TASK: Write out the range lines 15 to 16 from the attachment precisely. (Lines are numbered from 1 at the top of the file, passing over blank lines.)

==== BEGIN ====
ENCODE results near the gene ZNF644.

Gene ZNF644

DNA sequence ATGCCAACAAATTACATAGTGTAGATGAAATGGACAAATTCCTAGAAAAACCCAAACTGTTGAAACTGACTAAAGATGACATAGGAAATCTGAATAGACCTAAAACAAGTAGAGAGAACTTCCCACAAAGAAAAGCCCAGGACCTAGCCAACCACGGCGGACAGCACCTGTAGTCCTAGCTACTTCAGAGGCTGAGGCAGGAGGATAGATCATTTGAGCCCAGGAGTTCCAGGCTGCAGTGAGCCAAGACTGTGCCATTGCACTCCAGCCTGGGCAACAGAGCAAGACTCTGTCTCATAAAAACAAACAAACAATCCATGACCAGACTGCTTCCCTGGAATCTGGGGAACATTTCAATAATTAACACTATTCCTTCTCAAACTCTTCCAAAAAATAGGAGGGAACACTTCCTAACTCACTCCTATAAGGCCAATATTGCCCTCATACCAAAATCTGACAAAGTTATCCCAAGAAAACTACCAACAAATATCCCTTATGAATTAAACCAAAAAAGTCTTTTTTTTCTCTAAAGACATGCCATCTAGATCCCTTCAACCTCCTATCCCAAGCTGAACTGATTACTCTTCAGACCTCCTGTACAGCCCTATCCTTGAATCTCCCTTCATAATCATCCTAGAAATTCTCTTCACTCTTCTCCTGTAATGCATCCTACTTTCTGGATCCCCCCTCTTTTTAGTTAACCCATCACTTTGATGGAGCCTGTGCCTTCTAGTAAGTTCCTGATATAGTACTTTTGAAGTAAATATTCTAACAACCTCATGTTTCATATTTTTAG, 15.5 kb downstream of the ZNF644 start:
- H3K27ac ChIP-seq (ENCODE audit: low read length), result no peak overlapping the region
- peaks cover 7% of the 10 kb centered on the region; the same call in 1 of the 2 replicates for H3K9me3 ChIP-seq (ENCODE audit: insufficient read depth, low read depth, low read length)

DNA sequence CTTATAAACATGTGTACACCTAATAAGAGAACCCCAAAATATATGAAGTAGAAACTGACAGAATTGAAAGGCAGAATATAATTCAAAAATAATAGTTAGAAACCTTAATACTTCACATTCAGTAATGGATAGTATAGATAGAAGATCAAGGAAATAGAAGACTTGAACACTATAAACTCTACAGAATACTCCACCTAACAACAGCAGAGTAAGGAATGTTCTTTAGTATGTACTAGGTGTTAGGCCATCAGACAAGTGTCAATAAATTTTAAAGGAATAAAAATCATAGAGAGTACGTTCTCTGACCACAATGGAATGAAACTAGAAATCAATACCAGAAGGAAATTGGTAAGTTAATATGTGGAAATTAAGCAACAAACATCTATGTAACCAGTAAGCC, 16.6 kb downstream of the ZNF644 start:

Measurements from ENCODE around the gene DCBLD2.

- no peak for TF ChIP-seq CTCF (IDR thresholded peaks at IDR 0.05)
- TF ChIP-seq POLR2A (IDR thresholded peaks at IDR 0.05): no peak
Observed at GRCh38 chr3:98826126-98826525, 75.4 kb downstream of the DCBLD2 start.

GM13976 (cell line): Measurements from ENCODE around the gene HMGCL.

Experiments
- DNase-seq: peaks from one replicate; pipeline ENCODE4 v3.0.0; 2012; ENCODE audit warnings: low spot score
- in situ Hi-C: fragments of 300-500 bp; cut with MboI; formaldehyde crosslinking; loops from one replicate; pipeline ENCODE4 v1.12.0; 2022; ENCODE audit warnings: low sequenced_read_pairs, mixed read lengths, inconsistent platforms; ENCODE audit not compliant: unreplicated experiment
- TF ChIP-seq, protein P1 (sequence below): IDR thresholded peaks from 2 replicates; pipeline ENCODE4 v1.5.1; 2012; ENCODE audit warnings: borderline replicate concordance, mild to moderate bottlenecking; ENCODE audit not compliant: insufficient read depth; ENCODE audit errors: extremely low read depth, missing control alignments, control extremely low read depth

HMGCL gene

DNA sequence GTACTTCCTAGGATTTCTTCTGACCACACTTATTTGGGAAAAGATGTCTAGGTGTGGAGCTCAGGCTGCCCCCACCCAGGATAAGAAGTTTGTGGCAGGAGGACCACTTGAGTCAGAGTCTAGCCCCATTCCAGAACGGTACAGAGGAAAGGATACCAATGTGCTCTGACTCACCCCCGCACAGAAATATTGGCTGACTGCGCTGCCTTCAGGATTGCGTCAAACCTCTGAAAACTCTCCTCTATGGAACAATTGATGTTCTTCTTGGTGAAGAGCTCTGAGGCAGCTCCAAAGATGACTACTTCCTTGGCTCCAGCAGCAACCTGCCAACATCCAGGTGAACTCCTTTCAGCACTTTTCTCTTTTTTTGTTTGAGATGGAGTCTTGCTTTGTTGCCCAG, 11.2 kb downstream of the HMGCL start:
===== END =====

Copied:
- TF ChIP-seq, protein P1 (sequence below): IDR thresholded peaks from 2 replicates; pipeline ENCODE4 v1.5.1; 2012; ENCODE audit warnings: borderline replicate concordance, mild to moderate bottlenecking; ENCODE audit not compliant: insufficient read depth; ENCODE audit errors: extremely low read depth, missing control alignments, control extremely low read depth

HMGCL gene